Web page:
Imagine experiencing terrible and tumultuous times where you don't seem to have a plan or strategy and priorities and responsibilities keep shifted and there's no real leadership. Imagine feeling as if there's no more happiness left in the world and the ending is nowhere in sight. No, I'm not talking about the plot of Homefront: The Revolution, I'm talking about its journey through development and the series of issues it faced along the way.
4 Star Wars Battlefront II
Imagine relaunching a Star Wars video game franchise people loved as a multiplayer only experience and hearing how everyone wants a single-player campaign in the sequel. Then imagine making a single-player campaign in the sequel that's pretty short and equally lackluster alongside arguably the most pervasive and idiotic set of multiplayer microtransactions the video game industry has ever seen. Not only did this blow up in Electronic Arts' faces, but it came months after bragging about having a campaign at their E3 press conference and ultimately led to video game gambling investigations across the world.
3 Banjo Kazooie: Nuts & Bolts
Banjo Kazooie: Nuts & Bolts not only missed in terms of fan expectations for the third entry in Rare's beloved 3-dimensional platformer, but it's also halted the series in its tracks and we haven't seen a new entry in the franchise since. Imagine capturing the gameplay perfectly from your Nintendo 64 entry that fans fell in love with and deciding to release that in 2008. That's where this game made a huge mistake. They forgot to include any of the charm that made the original Banjo Kazooie great, while at the same time they figured there was no point in updating out of style gameplay.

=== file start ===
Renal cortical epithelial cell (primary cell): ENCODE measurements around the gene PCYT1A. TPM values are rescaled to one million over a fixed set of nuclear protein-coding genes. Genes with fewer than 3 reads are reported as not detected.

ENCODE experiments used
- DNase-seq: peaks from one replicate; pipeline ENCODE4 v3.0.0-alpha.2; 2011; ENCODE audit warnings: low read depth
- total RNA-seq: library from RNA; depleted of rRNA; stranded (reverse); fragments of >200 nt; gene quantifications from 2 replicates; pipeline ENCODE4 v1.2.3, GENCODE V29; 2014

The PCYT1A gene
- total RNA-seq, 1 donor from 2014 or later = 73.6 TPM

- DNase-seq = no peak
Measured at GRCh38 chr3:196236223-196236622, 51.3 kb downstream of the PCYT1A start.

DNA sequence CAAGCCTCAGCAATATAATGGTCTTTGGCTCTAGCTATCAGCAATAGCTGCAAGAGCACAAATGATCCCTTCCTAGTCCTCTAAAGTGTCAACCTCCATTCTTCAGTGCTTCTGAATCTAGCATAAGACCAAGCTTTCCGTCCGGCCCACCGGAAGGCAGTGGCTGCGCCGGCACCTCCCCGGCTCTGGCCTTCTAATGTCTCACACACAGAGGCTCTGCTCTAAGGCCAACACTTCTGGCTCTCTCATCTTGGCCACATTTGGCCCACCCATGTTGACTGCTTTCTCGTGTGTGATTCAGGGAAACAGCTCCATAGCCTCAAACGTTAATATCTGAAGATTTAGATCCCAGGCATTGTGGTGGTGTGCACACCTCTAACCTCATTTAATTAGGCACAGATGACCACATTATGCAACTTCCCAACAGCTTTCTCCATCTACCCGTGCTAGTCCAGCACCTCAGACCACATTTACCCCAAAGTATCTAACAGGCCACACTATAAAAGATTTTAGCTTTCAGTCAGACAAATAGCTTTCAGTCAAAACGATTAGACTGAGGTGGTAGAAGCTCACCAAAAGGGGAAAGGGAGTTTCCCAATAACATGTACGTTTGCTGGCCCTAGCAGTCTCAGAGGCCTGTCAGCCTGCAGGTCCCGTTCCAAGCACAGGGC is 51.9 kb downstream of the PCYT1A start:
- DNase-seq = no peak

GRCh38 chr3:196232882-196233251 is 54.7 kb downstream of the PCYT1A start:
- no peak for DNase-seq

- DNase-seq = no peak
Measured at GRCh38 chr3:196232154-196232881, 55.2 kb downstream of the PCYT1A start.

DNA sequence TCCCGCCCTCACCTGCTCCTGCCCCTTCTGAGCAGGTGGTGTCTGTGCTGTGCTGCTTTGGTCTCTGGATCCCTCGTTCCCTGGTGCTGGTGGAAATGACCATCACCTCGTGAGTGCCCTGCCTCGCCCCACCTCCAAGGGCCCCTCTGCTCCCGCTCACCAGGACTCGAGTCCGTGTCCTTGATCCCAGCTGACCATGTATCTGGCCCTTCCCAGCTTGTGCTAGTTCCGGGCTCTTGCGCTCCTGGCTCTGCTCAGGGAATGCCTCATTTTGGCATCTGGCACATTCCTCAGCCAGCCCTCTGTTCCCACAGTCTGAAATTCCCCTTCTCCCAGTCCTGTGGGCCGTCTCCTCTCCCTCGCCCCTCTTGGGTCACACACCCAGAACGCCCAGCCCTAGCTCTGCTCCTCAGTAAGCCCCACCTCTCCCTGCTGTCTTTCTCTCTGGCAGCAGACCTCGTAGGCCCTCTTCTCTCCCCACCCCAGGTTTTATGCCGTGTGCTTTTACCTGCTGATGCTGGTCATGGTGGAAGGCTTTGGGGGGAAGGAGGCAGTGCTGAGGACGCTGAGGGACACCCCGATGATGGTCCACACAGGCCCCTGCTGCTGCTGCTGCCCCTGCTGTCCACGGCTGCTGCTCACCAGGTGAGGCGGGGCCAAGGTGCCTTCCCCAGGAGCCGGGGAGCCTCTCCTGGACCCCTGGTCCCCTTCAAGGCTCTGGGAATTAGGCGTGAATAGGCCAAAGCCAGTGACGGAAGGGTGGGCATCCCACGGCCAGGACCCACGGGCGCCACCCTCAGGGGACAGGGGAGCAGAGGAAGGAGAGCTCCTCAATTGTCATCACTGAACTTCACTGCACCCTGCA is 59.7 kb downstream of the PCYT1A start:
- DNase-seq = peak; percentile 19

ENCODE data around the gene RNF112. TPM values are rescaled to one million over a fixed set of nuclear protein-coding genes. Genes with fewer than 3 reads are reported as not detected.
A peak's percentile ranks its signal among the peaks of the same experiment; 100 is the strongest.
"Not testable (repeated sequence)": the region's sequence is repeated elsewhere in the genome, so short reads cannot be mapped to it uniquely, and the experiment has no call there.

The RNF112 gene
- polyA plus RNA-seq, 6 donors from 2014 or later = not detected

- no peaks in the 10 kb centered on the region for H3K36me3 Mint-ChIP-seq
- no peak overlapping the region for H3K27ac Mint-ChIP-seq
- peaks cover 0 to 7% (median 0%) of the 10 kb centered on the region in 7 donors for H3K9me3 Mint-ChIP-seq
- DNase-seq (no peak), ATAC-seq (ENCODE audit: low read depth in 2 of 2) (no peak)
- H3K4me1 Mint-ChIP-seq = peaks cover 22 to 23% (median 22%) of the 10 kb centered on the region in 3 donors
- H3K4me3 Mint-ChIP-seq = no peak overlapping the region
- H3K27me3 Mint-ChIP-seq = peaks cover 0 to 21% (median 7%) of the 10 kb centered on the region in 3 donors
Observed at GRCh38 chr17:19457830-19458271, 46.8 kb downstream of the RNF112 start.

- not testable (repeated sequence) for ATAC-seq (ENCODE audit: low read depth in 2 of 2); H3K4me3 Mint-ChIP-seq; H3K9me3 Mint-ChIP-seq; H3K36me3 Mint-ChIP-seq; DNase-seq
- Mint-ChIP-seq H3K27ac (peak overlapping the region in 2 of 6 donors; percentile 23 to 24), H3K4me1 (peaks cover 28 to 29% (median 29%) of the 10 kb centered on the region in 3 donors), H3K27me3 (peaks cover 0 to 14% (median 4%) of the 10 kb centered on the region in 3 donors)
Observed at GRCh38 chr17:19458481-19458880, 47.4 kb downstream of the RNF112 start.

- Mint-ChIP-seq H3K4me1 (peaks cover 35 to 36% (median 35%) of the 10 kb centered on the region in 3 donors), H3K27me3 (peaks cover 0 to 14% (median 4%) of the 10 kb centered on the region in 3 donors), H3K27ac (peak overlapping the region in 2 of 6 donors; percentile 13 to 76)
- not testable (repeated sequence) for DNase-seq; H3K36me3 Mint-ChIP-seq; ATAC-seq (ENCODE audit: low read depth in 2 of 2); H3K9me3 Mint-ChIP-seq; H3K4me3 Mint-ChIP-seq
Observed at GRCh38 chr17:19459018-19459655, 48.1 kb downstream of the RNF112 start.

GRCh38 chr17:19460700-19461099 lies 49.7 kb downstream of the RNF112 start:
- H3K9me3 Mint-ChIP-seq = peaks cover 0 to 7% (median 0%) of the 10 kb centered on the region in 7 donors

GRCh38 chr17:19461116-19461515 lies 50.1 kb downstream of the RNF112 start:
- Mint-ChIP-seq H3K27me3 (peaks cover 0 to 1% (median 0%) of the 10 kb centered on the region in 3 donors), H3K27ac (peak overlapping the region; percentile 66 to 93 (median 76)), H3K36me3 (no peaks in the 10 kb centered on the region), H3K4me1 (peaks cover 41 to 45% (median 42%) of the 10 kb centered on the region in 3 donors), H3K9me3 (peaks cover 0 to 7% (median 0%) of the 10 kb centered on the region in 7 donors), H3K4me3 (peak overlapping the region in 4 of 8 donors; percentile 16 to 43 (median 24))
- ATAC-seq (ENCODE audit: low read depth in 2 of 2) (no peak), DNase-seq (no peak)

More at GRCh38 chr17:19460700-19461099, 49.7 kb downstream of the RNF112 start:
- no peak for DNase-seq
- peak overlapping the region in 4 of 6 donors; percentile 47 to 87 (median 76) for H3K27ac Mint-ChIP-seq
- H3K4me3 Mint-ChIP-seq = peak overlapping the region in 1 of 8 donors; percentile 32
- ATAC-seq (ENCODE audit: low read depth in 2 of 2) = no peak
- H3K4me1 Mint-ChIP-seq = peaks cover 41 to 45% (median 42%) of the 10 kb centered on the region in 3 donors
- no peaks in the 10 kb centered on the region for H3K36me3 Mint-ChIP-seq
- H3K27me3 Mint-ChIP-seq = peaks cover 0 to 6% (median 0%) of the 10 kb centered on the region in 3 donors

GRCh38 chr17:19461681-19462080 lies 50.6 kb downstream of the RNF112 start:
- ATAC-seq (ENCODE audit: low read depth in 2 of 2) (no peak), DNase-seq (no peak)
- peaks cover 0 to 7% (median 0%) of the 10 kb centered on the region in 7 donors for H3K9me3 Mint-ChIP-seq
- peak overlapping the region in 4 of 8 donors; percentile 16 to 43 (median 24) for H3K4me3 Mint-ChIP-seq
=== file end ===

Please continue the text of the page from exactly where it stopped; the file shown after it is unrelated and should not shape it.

2 Crackdown 3
Crackdown 3, a mediocre franchise with a dedicated fanbase, and unrealistic expectations that never seemed to line up. Yes, Crackdown 3 suffered from a long and cumbersome development cycle and numerous delays after its big E3 reveal. The problem is that Crackdown has never been a AAA franchise that's meant to be a system seller, but because of Xbox's lack of prime exclusives, the 3rd entry in the collect-a-thon of a franchise was shifted into lofty expectations. The game finally released in 2019 and didn't even crack the Top 20 sales on the Xbox One, itself. Please pay respects to the cloud.
1 Tony Hawk's Pro Skater 5
Expectations dictate everything in terms of reception and legacy. An indie game like Celeste and come out of nowhere and win the hearts of millions whereas the 5th entry in the most notable skateboarding franchise, that carries the name of the greatest skateboarder who ever lived has so much to live up to. Tony Hawk's Pro Skater 5 was a case of a license ending and a publisher taking advantage of one last opportunity. It seems it was the last game in a contract between Activision and Tony Hawk and unfortunately for Hawk it was simply a way for Activision to squeeze as much juice out of the perishing partnership as they could.